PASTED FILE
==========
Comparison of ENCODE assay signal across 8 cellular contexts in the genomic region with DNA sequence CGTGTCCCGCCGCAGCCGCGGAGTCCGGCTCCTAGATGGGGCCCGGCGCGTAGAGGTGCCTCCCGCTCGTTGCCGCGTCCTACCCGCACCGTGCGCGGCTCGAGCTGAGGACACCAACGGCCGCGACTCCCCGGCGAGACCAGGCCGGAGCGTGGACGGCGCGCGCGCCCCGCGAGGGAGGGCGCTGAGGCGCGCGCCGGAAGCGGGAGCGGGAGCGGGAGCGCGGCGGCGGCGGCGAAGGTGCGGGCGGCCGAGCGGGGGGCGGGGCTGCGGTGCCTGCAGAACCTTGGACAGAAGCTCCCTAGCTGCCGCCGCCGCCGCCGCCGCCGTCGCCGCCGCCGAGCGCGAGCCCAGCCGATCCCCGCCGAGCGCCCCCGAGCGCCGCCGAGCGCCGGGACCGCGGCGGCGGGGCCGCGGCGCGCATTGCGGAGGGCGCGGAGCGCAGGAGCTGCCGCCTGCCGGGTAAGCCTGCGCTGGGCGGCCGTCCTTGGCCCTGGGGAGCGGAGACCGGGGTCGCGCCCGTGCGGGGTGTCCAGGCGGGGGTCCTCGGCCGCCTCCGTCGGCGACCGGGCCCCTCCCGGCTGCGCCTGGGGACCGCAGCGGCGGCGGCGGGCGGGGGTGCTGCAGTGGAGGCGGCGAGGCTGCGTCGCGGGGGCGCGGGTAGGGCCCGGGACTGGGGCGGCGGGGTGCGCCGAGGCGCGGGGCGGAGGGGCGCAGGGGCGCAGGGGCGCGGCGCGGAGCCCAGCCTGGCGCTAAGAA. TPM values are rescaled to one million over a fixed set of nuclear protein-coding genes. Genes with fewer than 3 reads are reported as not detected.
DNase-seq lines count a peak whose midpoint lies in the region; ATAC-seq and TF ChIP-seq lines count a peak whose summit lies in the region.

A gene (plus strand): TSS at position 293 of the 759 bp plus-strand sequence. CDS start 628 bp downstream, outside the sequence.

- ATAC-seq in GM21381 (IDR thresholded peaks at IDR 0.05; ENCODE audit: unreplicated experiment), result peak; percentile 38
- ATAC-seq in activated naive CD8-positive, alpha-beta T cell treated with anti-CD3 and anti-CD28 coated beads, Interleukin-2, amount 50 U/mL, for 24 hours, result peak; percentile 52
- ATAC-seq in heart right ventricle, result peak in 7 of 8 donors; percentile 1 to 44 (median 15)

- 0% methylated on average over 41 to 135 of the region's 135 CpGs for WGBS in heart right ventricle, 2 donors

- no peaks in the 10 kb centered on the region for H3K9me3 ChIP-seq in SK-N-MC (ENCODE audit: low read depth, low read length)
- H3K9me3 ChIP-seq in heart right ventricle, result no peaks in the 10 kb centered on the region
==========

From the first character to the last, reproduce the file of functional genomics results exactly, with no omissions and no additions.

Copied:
Comparison of ENCODE assay signal across 8 cellular contexts in the genomic region with DNA sequence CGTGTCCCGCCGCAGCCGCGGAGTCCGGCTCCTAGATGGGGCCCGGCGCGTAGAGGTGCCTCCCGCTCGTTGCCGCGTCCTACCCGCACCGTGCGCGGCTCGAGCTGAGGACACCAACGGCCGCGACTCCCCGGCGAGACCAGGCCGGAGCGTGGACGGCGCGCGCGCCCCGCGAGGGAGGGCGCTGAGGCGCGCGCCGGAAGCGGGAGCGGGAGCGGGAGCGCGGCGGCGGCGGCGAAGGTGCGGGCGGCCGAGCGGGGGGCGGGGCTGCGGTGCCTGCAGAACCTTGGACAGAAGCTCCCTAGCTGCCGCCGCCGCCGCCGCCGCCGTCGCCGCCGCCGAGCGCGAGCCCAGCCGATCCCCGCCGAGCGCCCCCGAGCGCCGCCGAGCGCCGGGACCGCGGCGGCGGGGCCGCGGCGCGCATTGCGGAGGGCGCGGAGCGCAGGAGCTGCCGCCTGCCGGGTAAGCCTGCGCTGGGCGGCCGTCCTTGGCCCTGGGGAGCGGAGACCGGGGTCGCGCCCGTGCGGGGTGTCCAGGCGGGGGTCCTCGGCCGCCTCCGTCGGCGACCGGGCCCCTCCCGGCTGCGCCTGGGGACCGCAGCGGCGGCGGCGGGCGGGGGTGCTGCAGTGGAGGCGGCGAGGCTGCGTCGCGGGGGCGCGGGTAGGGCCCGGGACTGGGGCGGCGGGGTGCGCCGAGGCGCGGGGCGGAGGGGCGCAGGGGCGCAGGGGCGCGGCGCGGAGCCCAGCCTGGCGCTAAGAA. TPM values are rescaled to one million over a fixed set of nuclear protein-coding genes. Genes with fewer than 3 reads are reported as not detected.
DNase-seq lines count a peak whose midpoint lies in the region; ATAC-seq and TF ChIP-seq lines count a peak whose summit lies in the region.

A gene (plus strand): TSS at position 293 of the 759 bp plus-strand sequence. CDS start 628 bp downstream, outside the sequence.

- ATAC-seq in GM21381 (IDR thresholded peaks at IDR 0.05; ENCODE audit: unreplicated experiment), result peak; percentile 38
- ATAC-seq in activated naive CD8-positive, alpha-beta T cell treated with anti-CD3 and anti-CD28 coated beads, Interleukin-2, amount 50 U/mL, for 24 hours, result peak; percentile 52
- ATAC-seq in heart right ventricle, result peak in 7 of 8 donors; percentile 1 to 44 (median 15)

- 0% methylated on average over 41 to 135 of the region's 135 CpGs for WGBS in heart right ventricle, 2 donors

- no peaks in the 10 kb centered on the region for H3K9me3 ChIP-seq in SK-N-MC (ENCODE audit: low read depth, low read length)
- H3K9me3 ChIP-seq in heart right ventricle, result no peaks in the 10 kb centered on the region